Where Do I Get Started: Programming

by 2/01/2016
Hey all! It's time for a fresh, new blog post! This week, I wanted to cover something that is often asked by our fans. How do you get started making games if you don't know how to program? This question gets asked on Twitter and over e-mail, mostly, but we've had a few people ask in person and I've even hosted a panel at Pandoracon a couple years ago that was supposed to be about breaking into the industry as a whole, but ended up running over schedule because there were just so many questions of this nature. It seems that now, more than ever (especially with the success of smaller indie hits like Five Nights At Freddy's and Undertale being such big hits with kids and games like Mario Maker sparking game design creativity so easily) we need some good resources on this matter. That being said, sites like Pixel Prospector, Gamasutra, and TIGSourse (as well as many, many more) are way better at exploring this topic than any of us ever will be, but I'm going to give it a try anyway!

 Alright then, let's get to it! Que the title card!



Usually when people ask us "how do you get started making games if you don't know how to program" or some variation on that, instead of asking about how to get started programming, it's usually about what tools one can use instead of programming. I don't find this version of the question very interesting nor do I find it's answer very helpful (or honest, for that matter). I'll go ahead and answer it, though, because it does help broach the broader subject.

For general "programming-free" game engines, Construct 2 (our personal pick for best on this list), Stencyl, GameMaker, GameSalad and Fusion 2.5 (formerly Multimedia Fusion) spring to mind. There are many others, but these are some of the best. For something more specific, GameGuru (a spiritual successor to 16-year-old-me's personal favorite, FPS Creator) and RPG Maker. For making text-based adventures and visual novels, Twine is hard to beat. This is where the great lie is found, though! All of these claim to be "programming-free" and in a few, you can get some results without going under the hood, but to make the types of games that most people want to make and play, you have to get your hands dirty. These tools all have fairly powerful scripting languages inside of them, and while a lot of the time it may not look like programming (especially with the "general" engines I listed, which all look suspiciously similar to one another) you're essentially doing just that.

That's not to burst anyone's bubble, though. I'm just saying that to highlight how important to game development programming really is. Even in the "programming-free" options, they have to "trick" you (for lack of a better word) into programming. As such, these tools are actually great starting points into getting into "real" (again, for lack of a better word) programming and thus the ability to use more complex tools like Unity3D. Just know going into them what they really are and that nothing comes easy. You can't just make a AAA quality game without putting lots of sweat and time into it (and even then, you'll probably make something much smaller and less polished, but that's not a bad thing and can often be better, in my opinion).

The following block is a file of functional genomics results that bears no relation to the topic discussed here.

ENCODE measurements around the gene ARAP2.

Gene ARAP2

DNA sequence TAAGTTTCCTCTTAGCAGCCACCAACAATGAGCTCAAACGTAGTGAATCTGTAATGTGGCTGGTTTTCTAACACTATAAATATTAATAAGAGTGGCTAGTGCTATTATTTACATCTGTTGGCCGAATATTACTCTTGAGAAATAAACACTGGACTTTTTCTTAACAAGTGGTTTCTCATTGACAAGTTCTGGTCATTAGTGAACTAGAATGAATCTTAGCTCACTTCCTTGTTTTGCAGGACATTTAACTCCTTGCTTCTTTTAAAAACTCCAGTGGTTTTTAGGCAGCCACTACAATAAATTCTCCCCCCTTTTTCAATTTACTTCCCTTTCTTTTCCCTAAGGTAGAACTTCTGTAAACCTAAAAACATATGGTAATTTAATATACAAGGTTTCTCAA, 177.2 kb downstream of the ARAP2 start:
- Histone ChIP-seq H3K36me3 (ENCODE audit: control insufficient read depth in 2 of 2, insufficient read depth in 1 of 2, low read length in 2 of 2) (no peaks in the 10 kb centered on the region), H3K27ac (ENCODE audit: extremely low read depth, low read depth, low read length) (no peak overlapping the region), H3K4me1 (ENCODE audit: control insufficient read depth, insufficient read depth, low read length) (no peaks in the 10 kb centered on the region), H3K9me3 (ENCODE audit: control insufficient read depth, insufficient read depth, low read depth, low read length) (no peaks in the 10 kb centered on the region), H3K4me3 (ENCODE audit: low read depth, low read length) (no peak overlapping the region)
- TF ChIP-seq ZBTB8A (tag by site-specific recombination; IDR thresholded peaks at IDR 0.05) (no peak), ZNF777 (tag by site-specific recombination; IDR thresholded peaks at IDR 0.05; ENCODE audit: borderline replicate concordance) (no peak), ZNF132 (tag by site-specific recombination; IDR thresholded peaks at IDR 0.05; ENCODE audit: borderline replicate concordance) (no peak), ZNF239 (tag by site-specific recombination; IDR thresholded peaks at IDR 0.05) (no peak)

So, what should you do if you want to get started with just programming? Well, might I suggest Code.ORG? It's a great place to get started with programming if you have no prier experience. It really helps get you into the programming mind set before moving onto bigger things. It uses a "language" called Blockly (which resembles the interfaces of those "general" engines, I mentioned earlier). Scratch (which is very similar) is also a great starting point.

CodeCombat is another great choice! It's a game that helps you make games! It's actually pretty fun as well! Code Hunt and CodeFights are other great games that teach you to program! 

If you want a more traditional "class" format, right on your computer Coursera, Lynda, and Udemy are pretty great. Just be careful, though. Most of these classes aren't free like most of the other resources listed above and can actually get pretty pricey in some cases, but they often go on sale, so just keep your eye's peeled. 

Other than that, even just watching YouTube tutorials on how to mod games you already love to play is a great way to get into programming. Bethesda games like Skyrim and Fallout 4 or Valve games like Portal of HalfLife 2 are some of the best because they tools to mode them are readily available and the developers actively encourage modding.

So, if you're wanting to get into game making, but don't know how to program... just learn to program! While it can be hard at times, it's more than doable for most people and can even be fun if you go at it the right way! The world needs more programmers! 

We really hope this helps! If there's enough positive response on this article, we may do more. Perhaps a follow-up to this one? Or maybe one about sprite art, 3D modeling, sound, game design, marketing or any number of other things. Let us know how you liked it on TwitterFacebook or G+